Shane Rainville
I.T. professional with over a decade of experience, ranging from application development to system & infrastructure administration. He's worked with small startups to large corporate companies, using unique and creative solutions to solve problems.

Overview

As your mobile or web application grows in popularity, there will come a time when your single database server is unable to handle the load. Eventually, you are going to need a cluster of database servers to handle your different workloads (reads and writes). The simplest solution is known as a Master\Slave configuration.  Typically with this configuration you will have at least one database server that handles all rights (the master) and at least one other to handle reads (the slave).

If the ratio of read requests is higher than writes, which is the case for most applications, and your single read database server is starting to find it more difficult to keep up, you can add additional read servers to your cluster. This is known as scaling your database servers horizontally.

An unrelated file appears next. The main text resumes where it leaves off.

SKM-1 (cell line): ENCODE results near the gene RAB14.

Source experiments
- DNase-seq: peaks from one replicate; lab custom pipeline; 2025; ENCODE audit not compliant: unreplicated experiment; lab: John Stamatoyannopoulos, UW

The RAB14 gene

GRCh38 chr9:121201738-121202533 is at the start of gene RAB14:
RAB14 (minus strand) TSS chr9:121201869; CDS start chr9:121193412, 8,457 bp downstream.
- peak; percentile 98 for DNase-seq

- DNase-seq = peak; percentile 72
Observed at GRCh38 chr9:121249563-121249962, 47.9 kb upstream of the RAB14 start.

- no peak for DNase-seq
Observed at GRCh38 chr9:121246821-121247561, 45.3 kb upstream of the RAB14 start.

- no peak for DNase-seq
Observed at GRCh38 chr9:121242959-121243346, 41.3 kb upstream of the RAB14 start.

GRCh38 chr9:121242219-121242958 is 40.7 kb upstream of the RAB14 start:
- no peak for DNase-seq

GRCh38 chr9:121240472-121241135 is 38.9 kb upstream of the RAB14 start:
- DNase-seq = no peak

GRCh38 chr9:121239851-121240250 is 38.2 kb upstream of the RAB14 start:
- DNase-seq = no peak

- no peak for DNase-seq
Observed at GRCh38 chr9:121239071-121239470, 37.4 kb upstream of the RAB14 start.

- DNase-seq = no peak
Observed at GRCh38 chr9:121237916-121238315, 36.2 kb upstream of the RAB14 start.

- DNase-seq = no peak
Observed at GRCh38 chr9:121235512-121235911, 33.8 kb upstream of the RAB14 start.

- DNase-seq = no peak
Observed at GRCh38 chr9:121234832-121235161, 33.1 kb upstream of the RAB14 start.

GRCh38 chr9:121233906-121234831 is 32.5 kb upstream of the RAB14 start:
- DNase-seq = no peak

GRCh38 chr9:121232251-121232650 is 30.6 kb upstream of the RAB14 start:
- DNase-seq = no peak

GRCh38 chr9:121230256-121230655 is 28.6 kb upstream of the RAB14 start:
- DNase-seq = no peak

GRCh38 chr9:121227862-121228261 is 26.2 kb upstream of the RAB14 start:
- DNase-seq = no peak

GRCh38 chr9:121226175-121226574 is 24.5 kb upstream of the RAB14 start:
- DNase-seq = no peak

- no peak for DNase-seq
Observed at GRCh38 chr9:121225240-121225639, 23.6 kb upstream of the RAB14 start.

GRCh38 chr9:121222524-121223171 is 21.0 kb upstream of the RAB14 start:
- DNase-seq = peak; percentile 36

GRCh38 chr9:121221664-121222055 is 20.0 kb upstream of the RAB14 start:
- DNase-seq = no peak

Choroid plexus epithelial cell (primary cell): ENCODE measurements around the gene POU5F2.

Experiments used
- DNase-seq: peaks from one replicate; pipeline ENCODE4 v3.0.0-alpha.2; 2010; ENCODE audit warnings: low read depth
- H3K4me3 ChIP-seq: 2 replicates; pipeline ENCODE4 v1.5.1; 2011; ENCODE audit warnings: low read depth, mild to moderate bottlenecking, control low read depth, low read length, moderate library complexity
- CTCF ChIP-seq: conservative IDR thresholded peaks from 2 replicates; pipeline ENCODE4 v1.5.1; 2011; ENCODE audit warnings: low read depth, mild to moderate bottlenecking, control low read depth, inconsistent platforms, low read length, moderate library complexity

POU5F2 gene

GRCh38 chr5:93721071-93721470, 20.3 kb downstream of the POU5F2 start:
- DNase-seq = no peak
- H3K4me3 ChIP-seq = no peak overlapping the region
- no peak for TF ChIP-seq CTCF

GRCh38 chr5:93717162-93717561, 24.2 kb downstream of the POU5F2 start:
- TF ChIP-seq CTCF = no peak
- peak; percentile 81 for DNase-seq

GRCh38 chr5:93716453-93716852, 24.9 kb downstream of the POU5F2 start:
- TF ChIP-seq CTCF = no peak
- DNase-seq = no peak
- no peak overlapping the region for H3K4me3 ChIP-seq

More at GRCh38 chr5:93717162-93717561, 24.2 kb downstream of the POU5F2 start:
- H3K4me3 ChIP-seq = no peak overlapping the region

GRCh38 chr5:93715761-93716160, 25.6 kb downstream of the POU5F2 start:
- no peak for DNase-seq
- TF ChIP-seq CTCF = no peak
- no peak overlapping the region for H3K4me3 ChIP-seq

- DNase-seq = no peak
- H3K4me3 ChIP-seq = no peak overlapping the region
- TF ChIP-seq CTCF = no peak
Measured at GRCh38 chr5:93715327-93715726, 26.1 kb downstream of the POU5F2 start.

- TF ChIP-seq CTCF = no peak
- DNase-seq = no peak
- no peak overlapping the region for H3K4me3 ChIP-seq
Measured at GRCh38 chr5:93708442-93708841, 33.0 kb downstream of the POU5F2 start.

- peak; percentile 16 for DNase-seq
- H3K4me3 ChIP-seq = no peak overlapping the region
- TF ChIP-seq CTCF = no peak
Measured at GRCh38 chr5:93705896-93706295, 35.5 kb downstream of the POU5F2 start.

However, if the ratio is the opposite – more writes than reads – you will instead want to look into sharding, which is out of the scope of this tutorial.

Server Configuration

The following configuration will be referenced during this tutorial, to make it easier to follow along.

Hostname Role Public IP Private IP
mysql01.serverlab.intra Master Server 64.54.200.32 10.2.0.15
mysql02.serverlab.intra Slave Server 64.54.200.33 10.2.0.16

 

Installing MySQL

The following instruction will guide you through installing MySQL Server.

  1. Update your local package database cache.
    sudo apt-get update
  2. Install MySQL server.